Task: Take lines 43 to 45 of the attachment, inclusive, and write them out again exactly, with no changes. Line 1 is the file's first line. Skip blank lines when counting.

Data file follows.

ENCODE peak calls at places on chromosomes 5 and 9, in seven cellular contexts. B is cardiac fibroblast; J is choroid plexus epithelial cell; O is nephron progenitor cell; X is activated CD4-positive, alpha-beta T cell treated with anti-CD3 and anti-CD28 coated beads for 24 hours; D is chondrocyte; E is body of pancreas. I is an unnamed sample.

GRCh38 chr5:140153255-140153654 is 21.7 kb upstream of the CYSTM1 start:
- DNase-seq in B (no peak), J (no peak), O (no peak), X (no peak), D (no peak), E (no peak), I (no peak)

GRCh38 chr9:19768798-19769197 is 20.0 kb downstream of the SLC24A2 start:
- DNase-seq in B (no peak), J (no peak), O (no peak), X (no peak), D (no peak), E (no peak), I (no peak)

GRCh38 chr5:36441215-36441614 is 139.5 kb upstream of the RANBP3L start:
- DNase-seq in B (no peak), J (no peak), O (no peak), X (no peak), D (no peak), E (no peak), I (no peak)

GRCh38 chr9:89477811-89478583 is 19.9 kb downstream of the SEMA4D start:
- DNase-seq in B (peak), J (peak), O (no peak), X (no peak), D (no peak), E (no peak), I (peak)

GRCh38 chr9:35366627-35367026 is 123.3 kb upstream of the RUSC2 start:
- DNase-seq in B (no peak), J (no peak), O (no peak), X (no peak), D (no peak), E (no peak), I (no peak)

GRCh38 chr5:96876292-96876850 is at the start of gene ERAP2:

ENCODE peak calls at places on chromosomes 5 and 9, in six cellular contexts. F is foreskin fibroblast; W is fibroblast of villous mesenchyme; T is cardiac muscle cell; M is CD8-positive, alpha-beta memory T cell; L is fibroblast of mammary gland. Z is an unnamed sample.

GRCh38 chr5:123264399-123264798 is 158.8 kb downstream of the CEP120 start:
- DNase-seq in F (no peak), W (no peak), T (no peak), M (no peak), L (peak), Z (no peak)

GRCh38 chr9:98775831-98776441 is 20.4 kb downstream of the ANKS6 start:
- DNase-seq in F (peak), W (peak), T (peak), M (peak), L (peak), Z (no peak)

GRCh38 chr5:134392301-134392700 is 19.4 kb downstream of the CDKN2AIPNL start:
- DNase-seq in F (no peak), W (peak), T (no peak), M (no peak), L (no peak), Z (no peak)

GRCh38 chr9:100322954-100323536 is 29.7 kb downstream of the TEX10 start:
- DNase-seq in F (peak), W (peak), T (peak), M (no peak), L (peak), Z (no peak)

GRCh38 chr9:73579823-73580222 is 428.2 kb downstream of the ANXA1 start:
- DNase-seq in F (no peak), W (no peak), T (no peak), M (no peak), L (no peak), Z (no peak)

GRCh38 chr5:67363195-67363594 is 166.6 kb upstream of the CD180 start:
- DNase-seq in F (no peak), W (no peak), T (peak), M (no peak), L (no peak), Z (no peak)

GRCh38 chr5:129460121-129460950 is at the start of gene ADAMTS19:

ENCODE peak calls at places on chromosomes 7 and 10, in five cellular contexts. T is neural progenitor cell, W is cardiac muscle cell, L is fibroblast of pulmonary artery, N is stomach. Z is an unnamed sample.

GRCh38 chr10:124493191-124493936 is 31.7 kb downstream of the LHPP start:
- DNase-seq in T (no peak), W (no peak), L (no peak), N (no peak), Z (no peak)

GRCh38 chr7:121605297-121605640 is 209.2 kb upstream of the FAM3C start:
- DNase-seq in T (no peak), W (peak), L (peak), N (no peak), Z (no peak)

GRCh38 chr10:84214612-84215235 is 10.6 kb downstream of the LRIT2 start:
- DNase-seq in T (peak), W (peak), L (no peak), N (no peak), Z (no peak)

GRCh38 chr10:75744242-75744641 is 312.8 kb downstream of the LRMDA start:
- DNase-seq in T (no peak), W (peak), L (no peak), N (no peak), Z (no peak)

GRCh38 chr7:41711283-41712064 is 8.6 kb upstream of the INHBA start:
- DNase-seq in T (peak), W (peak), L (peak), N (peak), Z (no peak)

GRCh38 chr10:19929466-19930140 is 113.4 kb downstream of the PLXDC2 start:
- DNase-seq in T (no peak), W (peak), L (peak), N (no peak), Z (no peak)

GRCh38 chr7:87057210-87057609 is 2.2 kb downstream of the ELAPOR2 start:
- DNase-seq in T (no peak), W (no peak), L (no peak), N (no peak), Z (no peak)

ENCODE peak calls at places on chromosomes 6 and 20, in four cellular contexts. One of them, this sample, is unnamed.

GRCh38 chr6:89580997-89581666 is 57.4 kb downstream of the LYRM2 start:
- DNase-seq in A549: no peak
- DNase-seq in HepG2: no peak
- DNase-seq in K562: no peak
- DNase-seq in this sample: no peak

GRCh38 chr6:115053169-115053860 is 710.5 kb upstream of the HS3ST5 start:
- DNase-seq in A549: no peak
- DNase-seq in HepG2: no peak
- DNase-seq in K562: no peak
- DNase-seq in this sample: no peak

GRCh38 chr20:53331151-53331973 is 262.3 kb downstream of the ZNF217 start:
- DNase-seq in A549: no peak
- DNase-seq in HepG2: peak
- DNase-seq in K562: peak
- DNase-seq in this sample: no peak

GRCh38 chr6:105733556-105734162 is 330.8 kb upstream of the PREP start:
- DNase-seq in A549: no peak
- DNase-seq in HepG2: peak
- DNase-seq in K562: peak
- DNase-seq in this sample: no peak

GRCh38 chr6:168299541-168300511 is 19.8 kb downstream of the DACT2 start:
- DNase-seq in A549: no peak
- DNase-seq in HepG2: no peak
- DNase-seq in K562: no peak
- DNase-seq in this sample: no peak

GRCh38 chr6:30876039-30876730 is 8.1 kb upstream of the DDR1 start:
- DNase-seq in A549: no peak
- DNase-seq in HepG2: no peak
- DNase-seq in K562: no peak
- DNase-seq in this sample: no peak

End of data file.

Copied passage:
GRCh38 chr6:89580997-89581666 is 57.4 kb downstream of the LYRM2 start:
- DNase-seq in A549: no peak
- DNase-seq in HepG2: no peak